Understanding how family contextual factors affect adolescent outcomes: an examination of an African American sample
Family structure has been examined in depth for its possible impact on adolescent outcomes (such as substance use, achievement, sexual risk, etc.). Among the African American community, less than one-half of African American children live in two-parent households. African American households earn less than Hispanics and Caucasians, and they are less likely to be married than both Hispanics and Caucasians (Kreider & Elliot, 2009; NCES, 2003). The present study examined the level of association between family contextual factors (i.e., parent’s level of income, marital status, parent’s level of education) and adolescent outcomes (i.e., sexual activity, substance use, adolescent education) among an African American sample of adolescents ages 12 to 17. Using data from The National Longitudinal Study of Adolescent Health (also known as the Add Health Survey), N = 890, five hypotheses examined how positive family contextual factors have either a lower level or a higher level of association with the adolescent outcomes of sexual intercourse, sexual risk, substance use, educational aspirations, and educational performance. Results showed that two out of the five hypotheses were statistically significant. The study had varied outcomes for females and males. Specifically, the results showed that family contextual factors had an impact on the educational aspirations and educational performance of African American females. For African American males, parent's marital status had a negative association with substance use. Lastly, while 57% reported being sexually active, it was surprising to find a large number of adolescents, 37%, who reported not using birth control.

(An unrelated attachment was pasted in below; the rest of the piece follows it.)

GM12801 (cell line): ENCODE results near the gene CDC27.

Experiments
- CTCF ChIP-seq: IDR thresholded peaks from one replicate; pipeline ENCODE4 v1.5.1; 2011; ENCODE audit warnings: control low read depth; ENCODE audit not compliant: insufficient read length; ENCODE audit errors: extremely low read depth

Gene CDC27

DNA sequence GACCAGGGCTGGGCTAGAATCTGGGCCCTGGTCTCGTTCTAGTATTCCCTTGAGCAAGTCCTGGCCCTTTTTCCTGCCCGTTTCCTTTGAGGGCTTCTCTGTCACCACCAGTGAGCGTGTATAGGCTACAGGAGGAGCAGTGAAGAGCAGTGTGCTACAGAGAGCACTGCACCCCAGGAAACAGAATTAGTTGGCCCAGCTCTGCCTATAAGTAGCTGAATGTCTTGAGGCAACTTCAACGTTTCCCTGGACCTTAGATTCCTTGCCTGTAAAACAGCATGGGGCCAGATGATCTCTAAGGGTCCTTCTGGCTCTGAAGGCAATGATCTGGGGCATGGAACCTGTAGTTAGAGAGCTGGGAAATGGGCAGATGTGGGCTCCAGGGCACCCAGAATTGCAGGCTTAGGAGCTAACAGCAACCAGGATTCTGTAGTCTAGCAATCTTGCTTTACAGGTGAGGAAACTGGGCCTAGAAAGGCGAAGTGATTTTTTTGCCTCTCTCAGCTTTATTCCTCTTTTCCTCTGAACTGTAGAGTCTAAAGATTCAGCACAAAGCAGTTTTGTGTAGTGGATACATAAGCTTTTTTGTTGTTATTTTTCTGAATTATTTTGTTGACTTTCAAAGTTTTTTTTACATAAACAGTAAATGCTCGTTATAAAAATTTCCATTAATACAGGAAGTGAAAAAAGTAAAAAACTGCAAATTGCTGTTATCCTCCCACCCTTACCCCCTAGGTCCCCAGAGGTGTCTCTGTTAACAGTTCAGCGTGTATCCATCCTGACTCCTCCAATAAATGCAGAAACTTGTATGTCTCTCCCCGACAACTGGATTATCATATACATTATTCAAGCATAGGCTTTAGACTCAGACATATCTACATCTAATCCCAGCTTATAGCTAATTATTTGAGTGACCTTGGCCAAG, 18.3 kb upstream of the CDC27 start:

Dissertation(Ph.D.)--Wichita State University, College of Liberal Arts and Sciences, Dept. of Psychology